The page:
After Archie Williams (above) was released from a federal penitentiary last week after serving 36 years not only for a crime he didn’t commit, but after a false conviction that would have been prevented by decisive exculpatory evidence that was available to the prosecution from the beginning. The district attorney for East Baton Rouge Parish, Hillar C. Moore III, said in court, “As a representative of the state, I apologize.”
I’m sure that makes Williams feel all warm inside. As we discussed here just this month in another case of wrongful arrest, trial and imprisonment, the kind of life-destroying mistakes that send citizens to prison for crimes they didn’t commit must involve accountability for those responsible beyond mere financial damages paid by the State.
This case is especially infuriating. It was known at the trial, and admitted by the prosecution, that fingerprints found at the scene where a woman had been raped and stabbed in in Baton Rouge, La. belonged to someone other than the man standing trial for the crime. Under basic prosecutorial ethics, Williams shouldn’t have been charged. The prints guaranteed reasonable doubt. An ethical prosecutor is not supposed to decide, “Well, maybe we can convince the jury to ignore those prints.” Prosecutors aren’t supposed to fool juries. Ethical prosecution demanded that the State acknowledge doubt, no matter how much it wanted to clear the case, The victim of the attack was the wife of a wealthy and powerful man.
Instead, the prosecutor at the trial trivialized the significance of the then-unidentified fingerprints found at the scene. “How many people come through your house?” Jeff Hollingsworth asked the jury, after suggesting that the prints could have belonged to a plumber or a carpenter, “The air-conditioning man, people who clean your carpets, the little girl home from school.”
Then it was the duty of the police to determine who those people were, match the prints, and determine that they didn’t commit the crime. Without that due diligence, there is doubt as a matter of reason as well as ethics.
Technicians in a crime lab eventually ran the fingerprints through a national database, and within hours there was a match with a serial rapist. That happened last week, however, almost four decades after the prints should have been identified. When Williams requested that the fingerprints be run against the national database in 1999, prosecutors opposed his request and no statute required them to comply…just fairness and an interest in justice.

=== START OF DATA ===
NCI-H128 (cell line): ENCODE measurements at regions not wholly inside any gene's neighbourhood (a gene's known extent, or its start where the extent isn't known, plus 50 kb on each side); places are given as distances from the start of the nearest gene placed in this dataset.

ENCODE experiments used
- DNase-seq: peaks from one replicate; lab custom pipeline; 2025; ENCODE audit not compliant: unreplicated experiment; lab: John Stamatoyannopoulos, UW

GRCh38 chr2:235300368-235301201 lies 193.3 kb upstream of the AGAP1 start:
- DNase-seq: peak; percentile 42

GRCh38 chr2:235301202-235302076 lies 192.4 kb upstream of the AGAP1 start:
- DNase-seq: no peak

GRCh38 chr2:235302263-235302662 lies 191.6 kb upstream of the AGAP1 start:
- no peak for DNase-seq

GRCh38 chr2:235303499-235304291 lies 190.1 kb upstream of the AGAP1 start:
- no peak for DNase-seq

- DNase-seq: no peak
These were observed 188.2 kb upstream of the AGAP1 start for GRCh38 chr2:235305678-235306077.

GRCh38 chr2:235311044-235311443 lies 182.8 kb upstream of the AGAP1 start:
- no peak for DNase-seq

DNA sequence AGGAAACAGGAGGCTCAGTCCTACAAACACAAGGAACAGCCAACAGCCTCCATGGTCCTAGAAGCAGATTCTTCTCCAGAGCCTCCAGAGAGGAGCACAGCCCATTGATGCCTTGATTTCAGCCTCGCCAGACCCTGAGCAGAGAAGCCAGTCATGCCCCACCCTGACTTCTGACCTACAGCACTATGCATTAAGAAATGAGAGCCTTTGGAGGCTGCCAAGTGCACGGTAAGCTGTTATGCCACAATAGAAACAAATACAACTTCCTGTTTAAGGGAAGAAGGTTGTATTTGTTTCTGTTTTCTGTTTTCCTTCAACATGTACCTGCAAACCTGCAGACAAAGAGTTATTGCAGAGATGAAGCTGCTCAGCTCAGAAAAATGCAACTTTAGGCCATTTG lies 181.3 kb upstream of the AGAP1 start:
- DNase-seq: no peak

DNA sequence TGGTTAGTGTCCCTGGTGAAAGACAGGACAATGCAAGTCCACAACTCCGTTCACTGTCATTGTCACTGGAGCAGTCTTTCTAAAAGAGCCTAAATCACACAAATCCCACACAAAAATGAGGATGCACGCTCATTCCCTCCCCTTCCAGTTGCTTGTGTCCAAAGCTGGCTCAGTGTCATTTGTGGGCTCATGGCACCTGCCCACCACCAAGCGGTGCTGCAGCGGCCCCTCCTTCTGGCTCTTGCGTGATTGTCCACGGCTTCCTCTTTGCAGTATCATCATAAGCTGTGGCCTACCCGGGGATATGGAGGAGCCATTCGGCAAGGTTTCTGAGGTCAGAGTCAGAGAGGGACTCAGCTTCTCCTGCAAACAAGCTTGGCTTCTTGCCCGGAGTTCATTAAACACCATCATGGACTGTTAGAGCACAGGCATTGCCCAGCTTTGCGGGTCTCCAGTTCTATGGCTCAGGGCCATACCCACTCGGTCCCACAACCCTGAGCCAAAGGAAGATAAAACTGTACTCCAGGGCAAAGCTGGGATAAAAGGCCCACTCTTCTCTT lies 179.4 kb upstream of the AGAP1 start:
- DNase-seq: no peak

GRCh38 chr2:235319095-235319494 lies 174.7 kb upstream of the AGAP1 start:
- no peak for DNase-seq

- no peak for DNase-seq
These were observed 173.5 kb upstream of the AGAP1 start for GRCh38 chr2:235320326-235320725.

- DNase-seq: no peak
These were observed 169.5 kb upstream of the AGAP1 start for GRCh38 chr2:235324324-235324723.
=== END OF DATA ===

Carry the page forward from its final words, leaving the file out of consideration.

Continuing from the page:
The fingerprints weren’t the only reason the jury should have acquitted Williams. Although the victim was certain that he was her attacker, several aspects of her description of the rapist didn’t match Williams. His lawyer at the trial, Kathleen S. Richey, accurately told the jury that the victim had described a taller man with a scar on his shoulder blade. Williams did not; he had a scar on his upper arm.
The jury found him guilty beyond a reasonable doubt anyway. He was 22 when police arrested him. Archie is Williams is 58 today.
It was dawning on criminologists by 1983 that eye witness testimony was less reliable than previously thought, and that identification could be negligently or intentionally be manipulated by police. Combined with the mysterious fingerprints, the shaky ID should have assured Williams’ acquittal. Juries, however, don’t know the law, don’t have experience evaluating evidence, and sometimes, as Reginald Rose pointed out in “Twelve Angry Men,” just want to get home, are misled by their biases, or just aren’t very bright.
I hesitate to call for some kind of sanctions or penalties when a jury botches its job like this; after all, the police screwed up, the prosecution was unethical, the judge let it all happen, and they were doing jobs that they had been trained to do. Nonetheless, it seems like some consequences of a bad verdict might focus jurors attention a bit more, to the benefit of justice. What those consequences might be, I have no idea.
I would support a law mandating the resignation and permanent bar from further prosecuting duties any prosecutor involved in sending an innocent man to prison, however.
It’s fascinating that such a case should come to public attention at the same time that activists, feminists and progressives are arguing that the presumption of innocence for men accused of sex crimes should be reduced. Archie Williams graphically shows where that position leads.